Image: Czar Nicholas II
AP File
An undated file photo of Czar Nicholas II of Russia in a military uniform.
updated 10/1/2008 8:45:22 AM ET 2008-10-01T12:45:22

The Russian Supreme Court on Wednesday declared the last czar and his murdered family to be victims of political repression — a decision that helps Russia move toward closing a chapter in its tortured history.

The decision by the court's appeals panel ends years of efforts by Czar Nicholas II's descendants to get authorities to reclassify the killings from premeditated murder.

Prosecutors, lower courts and even the Supreme Court's main body had repeatedly rejected the appeals, saying the Romanov family had not been executed for political reasons.

Pavel Odintsov, a spokesman for the court, said the court's presidium accepted the appeals of the Romanov descendants to "rehabilitate" the royal family, declaring them victims of "groundless repression."

The presidium, the Supreme Court's highest appeal panel, has the final word for legal appeals in Russia.

Detained and killed
Nicholas II abdicated in 1917 as revolutionary fervor swept Russia, and he and his family were detained.

The czar, his wife Alexandra and their son and four daughters were fatally shot by a Bolshevik firing squad on July 17, 1918, in a basement room of a merchant's house where they were held in the Ural Mountains city of Yekaterinburg.

German Lukyanov, a lawyer for the Romanov family, said the decision was based on law and said no politics were involved.

"In the end this will help the country, this will help Russia understand its history, help the world to see that Russia observed its own laws, help Russia in its development to become a civilized country," he told The Associated Press.

The remains of Nicholas II and Alexandra and three siblings were unearthed in 1991 and reburied in the imperial resting place in St. Petersburg.

Meanwhile, Nicholas' heir, Alexei, and his daughter, Grand Duchess Maria, remained missing for decades until bone shards were unearthed in 2007 in a forest outside Yekaterinburg, not from the place where the rest of the family's mutilated remains had been scattered.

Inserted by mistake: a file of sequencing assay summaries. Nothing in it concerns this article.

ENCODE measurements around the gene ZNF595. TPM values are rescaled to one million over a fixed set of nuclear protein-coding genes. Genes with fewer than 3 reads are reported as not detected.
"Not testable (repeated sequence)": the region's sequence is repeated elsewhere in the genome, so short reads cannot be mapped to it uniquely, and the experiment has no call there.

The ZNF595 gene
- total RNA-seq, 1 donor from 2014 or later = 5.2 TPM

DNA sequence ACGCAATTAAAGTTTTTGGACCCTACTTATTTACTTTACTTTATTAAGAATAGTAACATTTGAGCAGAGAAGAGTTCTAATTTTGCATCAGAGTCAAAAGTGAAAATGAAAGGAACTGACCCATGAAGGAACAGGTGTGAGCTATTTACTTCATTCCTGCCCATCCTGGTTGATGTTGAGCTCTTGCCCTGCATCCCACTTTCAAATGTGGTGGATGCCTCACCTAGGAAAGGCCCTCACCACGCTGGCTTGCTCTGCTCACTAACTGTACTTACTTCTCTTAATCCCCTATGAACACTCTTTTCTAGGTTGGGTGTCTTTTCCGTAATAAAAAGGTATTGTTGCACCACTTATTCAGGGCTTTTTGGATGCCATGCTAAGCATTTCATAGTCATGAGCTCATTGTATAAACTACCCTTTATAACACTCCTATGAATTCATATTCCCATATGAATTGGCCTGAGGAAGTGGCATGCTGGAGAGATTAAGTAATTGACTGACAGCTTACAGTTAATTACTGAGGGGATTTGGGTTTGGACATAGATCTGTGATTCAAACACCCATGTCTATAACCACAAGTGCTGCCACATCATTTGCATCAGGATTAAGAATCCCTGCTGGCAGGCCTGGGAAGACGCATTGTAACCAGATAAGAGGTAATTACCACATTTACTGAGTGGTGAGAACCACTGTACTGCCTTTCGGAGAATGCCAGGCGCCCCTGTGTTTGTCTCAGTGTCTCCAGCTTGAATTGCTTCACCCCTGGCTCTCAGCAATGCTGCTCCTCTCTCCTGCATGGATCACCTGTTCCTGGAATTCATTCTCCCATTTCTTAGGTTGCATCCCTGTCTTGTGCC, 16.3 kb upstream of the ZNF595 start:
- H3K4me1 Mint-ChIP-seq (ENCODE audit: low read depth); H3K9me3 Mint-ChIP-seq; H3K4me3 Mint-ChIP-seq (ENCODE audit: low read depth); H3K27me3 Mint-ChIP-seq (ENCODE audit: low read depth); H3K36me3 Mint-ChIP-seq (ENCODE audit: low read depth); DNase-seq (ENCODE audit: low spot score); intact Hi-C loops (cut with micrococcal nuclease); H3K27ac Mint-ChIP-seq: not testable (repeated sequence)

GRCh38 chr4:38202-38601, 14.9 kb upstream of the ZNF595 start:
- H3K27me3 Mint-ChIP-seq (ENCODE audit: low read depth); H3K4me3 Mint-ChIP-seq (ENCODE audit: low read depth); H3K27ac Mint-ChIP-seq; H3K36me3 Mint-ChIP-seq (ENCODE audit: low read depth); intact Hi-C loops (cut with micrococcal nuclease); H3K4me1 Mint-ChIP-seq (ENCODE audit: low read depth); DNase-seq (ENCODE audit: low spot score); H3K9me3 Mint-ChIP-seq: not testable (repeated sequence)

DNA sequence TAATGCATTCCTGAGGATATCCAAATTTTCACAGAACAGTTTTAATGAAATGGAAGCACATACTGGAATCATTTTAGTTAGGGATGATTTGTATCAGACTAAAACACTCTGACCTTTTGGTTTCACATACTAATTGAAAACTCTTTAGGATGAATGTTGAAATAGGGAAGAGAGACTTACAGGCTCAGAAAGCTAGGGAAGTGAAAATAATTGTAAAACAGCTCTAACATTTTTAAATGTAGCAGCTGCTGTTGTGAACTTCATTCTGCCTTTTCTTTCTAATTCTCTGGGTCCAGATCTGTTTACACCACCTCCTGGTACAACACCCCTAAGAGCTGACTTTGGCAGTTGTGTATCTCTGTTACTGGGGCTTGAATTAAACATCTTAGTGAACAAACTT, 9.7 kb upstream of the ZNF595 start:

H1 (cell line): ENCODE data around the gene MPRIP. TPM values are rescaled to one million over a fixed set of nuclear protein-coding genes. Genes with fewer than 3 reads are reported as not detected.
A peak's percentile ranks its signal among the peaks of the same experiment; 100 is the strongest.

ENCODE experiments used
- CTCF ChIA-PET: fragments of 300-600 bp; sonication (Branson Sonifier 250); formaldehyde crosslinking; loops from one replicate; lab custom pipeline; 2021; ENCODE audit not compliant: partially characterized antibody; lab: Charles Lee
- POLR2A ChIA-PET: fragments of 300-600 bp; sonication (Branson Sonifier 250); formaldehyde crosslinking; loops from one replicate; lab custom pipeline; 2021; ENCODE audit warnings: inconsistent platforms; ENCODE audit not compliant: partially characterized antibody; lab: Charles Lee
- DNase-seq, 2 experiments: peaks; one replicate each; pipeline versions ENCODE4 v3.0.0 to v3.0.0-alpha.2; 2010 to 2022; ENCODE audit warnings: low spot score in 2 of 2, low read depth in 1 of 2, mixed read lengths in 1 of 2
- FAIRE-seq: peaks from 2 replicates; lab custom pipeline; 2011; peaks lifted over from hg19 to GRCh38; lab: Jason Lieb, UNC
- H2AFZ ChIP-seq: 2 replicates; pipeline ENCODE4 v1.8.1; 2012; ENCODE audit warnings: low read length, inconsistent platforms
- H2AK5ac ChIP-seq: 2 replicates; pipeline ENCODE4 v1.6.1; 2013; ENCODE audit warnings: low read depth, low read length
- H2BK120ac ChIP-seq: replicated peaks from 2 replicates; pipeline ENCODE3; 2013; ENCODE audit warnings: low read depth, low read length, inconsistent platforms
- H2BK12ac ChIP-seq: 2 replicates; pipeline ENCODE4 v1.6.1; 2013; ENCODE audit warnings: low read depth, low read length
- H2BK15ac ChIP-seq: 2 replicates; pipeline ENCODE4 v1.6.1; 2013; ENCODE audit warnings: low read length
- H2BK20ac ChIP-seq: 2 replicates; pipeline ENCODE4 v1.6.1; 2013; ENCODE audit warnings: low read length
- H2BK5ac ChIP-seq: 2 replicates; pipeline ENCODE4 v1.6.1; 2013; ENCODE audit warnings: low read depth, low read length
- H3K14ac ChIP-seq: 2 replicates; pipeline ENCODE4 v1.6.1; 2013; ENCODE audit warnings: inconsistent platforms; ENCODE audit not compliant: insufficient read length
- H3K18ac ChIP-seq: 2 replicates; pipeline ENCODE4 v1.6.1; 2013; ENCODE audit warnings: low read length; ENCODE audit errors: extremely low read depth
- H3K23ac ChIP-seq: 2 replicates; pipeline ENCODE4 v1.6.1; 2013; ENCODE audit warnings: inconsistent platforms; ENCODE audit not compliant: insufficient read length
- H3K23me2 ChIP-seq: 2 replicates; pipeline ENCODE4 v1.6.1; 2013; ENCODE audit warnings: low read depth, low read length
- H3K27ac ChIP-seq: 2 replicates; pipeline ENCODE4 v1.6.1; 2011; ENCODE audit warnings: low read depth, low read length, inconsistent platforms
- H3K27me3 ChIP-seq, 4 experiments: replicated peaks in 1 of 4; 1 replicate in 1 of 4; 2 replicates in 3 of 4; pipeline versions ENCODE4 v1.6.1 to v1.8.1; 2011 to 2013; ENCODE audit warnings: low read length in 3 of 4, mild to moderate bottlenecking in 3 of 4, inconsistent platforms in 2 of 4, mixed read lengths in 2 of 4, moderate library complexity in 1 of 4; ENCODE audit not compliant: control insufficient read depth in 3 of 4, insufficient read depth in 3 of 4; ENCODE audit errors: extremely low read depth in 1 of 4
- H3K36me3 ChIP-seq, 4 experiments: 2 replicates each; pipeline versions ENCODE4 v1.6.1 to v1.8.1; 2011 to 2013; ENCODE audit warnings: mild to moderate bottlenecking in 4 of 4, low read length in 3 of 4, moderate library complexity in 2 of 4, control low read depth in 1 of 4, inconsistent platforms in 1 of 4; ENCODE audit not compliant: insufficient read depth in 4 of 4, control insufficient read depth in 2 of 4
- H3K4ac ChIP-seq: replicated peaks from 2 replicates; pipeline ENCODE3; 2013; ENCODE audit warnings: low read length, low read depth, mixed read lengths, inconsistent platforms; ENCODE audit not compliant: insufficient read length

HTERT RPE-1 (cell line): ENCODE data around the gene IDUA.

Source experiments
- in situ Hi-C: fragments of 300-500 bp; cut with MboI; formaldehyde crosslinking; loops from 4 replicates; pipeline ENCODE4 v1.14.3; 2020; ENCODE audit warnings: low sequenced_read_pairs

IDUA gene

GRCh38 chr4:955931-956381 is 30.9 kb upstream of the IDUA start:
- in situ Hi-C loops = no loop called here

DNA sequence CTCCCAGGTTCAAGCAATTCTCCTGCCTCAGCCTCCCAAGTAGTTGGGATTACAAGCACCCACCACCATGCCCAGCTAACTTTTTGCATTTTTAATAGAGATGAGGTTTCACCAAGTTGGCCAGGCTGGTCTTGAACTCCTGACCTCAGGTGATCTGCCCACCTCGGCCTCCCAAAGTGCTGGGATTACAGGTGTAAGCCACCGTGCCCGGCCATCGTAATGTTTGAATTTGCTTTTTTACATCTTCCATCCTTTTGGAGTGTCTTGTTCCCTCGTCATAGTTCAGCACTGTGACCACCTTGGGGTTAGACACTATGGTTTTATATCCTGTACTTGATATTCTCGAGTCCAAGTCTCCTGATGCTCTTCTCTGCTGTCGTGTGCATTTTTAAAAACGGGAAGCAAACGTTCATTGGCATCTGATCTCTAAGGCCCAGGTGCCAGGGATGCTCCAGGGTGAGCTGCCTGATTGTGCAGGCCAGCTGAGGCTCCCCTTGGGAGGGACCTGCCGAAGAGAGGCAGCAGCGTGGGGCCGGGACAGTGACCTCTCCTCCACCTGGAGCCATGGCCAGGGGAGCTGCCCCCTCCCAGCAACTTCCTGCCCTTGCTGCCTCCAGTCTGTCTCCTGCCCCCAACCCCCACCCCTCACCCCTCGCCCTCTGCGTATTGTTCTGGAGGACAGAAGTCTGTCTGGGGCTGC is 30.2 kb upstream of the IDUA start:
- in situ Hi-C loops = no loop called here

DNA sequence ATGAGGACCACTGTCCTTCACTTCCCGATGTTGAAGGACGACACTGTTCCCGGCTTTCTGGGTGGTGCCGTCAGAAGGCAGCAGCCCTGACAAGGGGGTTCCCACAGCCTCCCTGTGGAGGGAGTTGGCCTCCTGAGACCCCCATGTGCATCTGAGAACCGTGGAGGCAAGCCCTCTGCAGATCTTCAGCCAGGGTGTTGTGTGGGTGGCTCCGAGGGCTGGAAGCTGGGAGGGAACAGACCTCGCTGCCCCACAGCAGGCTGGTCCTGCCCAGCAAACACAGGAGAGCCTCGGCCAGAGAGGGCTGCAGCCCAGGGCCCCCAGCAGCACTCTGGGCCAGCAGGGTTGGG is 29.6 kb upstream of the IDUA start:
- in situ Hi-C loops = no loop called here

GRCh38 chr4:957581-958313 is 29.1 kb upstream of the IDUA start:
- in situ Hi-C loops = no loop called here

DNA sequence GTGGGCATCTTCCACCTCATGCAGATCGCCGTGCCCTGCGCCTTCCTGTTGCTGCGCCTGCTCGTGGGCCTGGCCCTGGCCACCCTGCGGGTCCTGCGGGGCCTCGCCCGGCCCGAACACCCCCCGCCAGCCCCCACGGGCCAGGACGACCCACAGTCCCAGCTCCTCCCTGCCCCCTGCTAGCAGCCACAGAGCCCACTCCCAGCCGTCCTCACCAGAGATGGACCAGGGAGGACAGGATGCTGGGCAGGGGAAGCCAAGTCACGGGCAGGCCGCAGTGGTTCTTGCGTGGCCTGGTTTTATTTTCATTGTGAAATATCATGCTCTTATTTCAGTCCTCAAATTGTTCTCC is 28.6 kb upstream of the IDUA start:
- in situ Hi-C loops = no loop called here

Officials said earlier this year that DNA testing had confirmed the shards belonged to Alexei and Maria.

The Russian Orthodox Church made all seven of them saints in 2000.

Adoration of Nicolas' aura
The decision to "rehabilitate" a person in Russia carries political, legal and cultural significance and Wednesday's decision for many will help the country come to terms with the violent events that ushered in 70-plus years of Communist rule.

Many Russians revere the last czar as the embodiment of what is perceived to be the country's noble, pre-revolutionary past; the church's 2000 declaration that he and his family were martyrs has added the adoration of pious Orthodox believers to Nicholas' aura.

However, for many older Russians raised under Soviet ideology the czar represented imperial Russia's excesses and brutality.

Some historians had speculated that the Russian government was reluctant to reclassify the czar's killing out of fear that descendants would claim state property, such as the State Hermitage Museum, as compensation. The museum is housed in what used to be the royal Winter Palace.

Rehabilitation in Russia reached a crescendo in the years after the Soviet collapse. Many of those who were shot or sent to prison camps under Communist rule were exonerated of the crimes they were accused of at the time.

Copyright 2008 The Associated Press. All rights reserved. This material may not be published, broadcast, rewritten or redistributed.


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